Oral Health for Seniors
Oral healthcare needs vary from person to person and even between age groups. That’s one reason our dental office in Douglasville believes that individualized dental care is the best approach to keeping our neighbors healthy. And while several common dental concerns remain consistent through every stage of life, there are some unique ailments that tend to specifically affect the senior population. Join us as we take a closer look at some of them.
Discolored Teeth – Many things from coffee to wine or cigarettes can cause tooth discoloration at any point throughout our lives. However, seniors in particular may notice a darkening or yellowing of teeth without any explanation at all. But the truth is this discoloration is typically a result of the outer white tooth enamel slowly wearing away and becoming thinner. When teeth become more transparent, we’re able to see more of the inside color of them, and it just so happens that the inner tooth isn’t as white as the outside. In fact, it’s often yellow or dark in color and what gives teeth a darker appearance.
Dry Mouth – Even though dry mouth can also affect anyone at any time and can be caused by a number of things, it does tend to be more common in seniors. One cause of dry mouth is medication. Prescription medication and even over-the-counter options often list dry mouth as a side effect. When these medications are taken regularly, saliva production slows down, the mouth becomes dry, and teeth put at risk for developing cavities. If these cavities aren’t treated, they could lead to the need for a root canal, sensitivity pain, or even tooth loss.
Tooth Loss – Many people believe that as we get older, we’re surely going to lose our teeth, or at least one or two of them. But this isn’t always true. It’s absolutely possible for people to keep their natural teeth for their entire lives, especially if they take proper care of them. This means brushing and flossing every day and seeing the dentist in Douglasville every six months. However, several things can increase the likelihood of tooth loss in seniors including a history of smoking, dry mouth, untreated decay, and gum disease.
Gum Disease – When bacteria isn’t removed from the mouth it can wiggle up under the gum line and become difficult to remove. If it’s not treated it may lead to infection and cause gum disease. Usually categorized by red, bleeding, inflamed gums, gum disease can lead to tooth loss and even affect the rest of the body. Gum disease has been linked to an increased risk for heart disease, stroke, diabetes, and according to recent studies, Alzheimer’s disease. It should be noted that researchers have not necessarily found a definite correlation between gum disease and Alzheimer’s, but one study found in Alzheimer’s Research and Therapy notes a strong link between diseases that cause increased inflammation, including gum disease, and Alzheimer’s.
While we can’t stop ourselves from aging, we can take preventive steps to protect our oral health and bodies. Make sure you always brush twice a day and floss once a day, no matter how old or young you may be, and be sure to get a professional dental cleaning and check up at least twice a year. If you’re overdue for your dental appointment, we welcome you to call our Douglasville dental office to schedule a visit with us today.
Migraine Awareness Month
June is recognized as National Migraine and Headache Awareness Month and serves to not only educate the population on this debilitating illness, but also to increase funding to advance migraine research and treatment options. While numerous causes can be to blame, our dental office in Douglasville wants to take a closer look at how migraines may be related to dentistry.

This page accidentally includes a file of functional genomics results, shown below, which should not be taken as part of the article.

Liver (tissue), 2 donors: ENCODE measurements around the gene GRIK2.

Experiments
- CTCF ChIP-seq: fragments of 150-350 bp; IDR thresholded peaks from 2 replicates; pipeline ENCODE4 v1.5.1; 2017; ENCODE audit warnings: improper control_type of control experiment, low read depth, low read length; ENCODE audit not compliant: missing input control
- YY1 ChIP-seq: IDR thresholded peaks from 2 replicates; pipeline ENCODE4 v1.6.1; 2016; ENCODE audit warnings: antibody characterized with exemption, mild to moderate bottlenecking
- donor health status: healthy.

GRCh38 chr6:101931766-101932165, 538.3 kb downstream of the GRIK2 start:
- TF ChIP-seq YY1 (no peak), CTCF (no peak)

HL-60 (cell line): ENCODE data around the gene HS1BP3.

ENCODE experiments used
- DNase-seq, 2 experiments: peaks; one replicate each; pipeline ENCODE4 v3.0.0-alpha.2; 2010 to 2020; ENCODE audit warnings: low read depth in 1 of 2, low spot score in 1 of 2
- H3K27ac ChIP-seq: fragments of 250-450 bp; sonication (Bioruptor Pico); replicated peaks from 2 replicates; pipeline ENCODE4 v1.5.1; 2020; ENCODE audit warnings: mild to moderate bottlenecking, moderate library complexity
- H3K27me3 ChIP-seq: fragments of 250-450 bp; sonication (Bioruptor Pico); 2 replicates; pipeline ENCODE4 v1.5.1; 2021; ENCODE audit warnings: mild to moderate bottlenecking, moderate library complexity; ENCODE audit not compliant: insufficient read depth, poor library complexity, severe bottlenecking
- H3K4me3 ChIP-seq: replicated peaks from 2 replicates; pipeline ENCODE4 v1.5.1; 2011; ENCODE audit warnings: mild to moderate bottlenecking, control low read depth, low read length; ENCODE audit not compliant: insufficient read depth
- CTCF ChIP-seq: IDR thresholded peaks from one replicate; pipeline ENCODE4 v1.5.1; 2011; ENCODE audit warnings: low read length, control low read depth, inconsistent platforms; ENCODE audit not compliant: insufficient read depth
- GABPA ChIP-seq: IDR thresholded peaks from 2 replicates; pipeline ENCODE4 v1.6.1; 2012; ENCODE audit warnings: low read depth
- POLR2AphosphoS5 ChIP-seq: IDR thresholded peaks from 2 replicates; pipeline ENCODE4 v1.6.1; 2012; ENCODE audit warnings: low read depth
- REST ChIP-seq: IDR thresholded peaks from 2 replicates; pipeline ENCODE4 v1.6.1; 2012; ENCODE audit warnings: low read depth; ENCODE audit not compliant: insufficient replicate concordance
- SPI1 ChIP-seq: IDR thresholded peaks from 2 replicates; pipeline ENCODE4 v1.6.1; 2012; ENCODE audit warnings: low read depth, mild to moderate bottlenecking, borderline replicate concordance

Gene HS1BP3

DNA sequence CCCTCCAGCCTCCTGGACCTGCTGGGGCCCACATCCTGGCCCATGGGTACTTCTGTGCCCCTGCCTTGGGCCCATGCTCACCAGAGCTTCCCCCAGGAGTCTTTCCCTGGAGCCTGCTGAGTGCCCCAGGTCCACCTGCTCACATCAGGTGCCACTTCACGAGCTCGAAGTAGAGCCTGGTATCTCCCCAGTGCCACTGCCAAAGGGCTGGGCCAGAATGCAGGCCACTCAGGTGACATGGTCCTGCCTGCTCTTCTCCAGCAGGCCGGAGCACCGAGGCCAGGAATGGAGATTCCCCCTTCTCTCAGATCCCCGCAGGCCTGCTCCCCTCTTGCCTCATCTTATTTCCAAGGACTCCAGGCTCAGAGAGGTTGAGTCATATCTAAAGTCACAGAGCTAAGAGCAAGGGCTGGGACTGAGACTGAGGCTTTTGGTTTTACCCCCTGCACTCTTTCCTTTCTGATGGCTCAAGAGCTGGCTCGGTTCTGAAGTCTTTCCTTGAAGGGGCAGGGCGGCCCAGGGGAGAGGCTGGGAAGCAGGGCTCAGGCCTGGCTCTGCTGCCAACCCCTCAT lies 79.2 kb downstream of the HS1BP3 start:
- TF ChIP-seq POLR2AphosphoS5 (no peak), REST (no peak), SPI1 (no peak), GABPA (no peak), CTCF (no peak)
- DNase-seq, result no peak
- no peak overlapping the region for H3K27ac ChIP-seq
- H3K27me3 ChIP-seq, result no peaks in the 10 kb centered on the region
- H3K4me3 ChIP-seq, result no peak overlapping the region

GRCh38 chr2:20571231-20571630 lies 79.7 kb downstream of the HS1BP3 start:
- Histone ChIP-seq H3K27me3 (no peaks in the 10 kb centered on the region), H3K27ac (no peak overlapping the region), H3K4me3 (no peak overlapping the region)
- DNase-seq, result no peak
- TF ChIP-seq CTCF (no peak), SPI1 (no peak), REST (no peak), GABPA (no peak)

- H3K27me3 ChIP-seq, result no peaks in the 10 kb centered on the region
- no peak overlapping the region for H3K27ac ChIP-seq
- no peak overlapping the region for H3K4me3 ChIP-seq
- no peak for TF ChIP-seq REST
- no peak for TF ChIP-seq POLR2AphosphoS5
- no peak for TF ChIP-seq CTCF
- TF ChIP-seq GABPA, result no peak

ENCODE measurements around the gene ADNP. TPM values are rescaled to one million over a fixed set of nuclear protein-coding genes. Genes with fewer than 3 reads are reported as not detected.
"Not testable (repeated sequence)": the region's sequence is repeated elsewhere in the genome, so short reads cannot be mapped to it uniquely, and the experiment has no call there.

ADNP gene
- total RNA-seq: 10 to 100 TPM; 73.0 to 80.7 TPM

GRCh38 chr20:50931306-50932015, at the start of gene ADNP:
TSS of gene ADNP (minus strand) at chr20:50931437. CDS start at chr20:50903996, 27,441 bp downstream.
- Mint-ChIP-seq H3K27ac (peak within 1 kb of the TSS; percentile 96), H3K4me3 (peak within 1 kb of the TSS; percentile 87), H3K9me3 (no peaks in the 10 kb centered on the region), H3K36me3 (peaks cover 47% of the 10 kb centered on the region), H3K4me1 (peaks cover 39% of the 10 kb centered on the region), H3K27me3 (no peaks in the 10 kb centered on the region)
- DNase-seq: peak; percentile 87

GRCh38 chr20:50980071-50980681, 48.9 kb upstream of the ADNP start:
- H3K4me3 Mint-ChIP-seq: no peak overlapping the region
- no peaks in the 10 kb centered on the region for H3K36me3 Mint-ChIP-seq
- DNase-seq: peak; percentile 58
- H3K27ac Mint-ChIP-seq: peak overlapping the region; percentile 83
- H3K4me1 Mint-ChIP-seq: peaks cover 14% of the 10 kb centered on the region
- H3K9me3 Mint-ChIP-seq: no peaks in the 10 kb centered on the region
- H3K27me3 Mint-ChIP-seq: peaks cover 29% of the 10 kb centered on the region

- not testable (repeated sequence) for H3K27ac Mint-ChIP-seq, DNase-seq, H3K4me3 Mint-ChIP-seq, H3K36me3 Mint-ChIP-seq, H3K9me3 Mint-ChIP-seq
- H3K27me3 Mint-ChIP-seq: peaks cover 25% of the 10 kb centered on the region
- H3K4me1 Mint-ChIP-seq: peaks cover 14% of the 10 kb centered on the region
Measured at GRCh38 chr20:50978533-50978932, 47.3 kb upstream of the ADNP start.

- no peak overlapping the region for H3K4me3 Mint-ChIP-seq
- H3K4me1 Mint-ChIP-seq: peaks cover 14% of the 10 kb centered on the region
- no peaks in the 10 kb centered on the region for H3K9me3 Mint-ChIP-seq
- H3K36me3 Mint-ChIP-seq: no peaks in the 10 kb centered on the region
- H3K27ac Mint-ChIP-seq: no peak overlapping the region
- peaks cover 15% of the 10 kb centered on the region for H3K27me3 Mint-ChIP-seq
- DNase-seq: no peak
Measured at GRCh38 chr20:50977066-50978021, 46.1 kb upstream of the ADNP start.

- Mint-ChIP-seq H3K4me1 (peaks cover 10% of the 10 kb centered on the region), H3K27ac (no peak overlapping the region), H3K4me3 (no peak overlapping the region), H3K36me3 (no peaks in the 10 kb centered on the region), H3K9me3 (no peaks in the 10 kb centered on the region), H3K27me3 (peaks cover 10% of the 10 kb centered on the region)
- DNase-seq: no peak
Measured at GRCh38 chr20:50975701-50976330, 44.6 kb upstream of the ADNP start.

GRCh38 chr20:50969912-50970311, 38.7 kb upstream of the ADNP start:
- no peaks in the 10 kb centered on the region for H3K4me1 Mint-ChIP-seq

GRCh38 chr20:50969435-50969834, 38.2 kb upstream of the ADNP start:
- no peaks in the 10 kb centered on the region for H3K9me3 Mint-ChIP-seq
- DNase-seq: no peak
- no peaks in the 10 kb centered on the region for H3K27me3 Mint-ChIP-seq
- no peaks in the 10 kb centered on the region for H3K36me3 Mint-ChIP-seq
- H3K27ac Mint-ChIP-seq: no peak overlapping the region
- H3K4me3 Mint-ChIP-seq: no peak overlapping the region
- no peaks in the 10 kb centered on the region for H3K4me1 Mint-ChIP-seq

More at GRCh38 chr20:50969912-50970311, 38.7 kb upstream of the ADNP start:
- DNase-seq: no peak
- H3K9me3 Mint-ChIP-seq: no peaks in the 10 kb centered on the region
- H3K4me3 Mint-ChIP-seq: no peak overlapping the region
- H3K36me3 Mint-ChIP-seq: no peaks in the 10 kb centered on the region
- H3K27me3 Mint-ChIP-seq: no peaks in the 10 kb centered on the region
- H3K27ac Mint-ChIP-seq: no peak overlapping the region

Over 39 million Americans are affected by migraines, including 18% of U.S. women, 6% of men, and 10% of children. Migraines are also rarely cured, but rather treated and managed through changes in lifestyle or medications. These treatment methods help help lessen the effects of the common migraine symptoms including, but not limited to:
- Throbbing or aching pain in the head
- Sensitivity to light and noise
- Blurred vision
- Neck pain
These symptoms are often so severe that many sufferers can’t go to work or complete everyday responsibilities when experiencing a migraine.
How Migraines May Be Related to Dentistry
Many migraines can be triggered by an excess surge in serotonin release caused by stress, certain foods, or bright lights or loud noises. However, more research has been showing a positive correlation between migraines and a poor bite or habitual bruxism (tooth grinding or clenching).
Poor Bite & Migraines
A poor bite is diagnosed when the top and bottom jaws don’t align properly. When this happens, the jaw muscles, neck muscles, and even the muscles in the base of the head experience unnecessary pressure every single time the jaws come together. Since that action is done repeatedly every day, those muscles get tired easily and inhibit the normal blood flow. The result could very well be a migraine.
Bruxism & Migraines
Bruxism is a condition that causes people to constantly clench their teeth or grind them repeatedly, sometimes while they’re asleep and don’t even realize it’s happening. This repetitive stress on the jaw muscles can lead to headaches or migraines.
If you suffer from migraines or unexplainable headaches in the morning, you may have a poor bite or clench your teeth at night. But you don’t need to continue to live in pain or without answers. Start your search towards relief by calling our Douglasville dental office today. We can check for signs of bruxism and TMJ and recommend the best treatment options for you.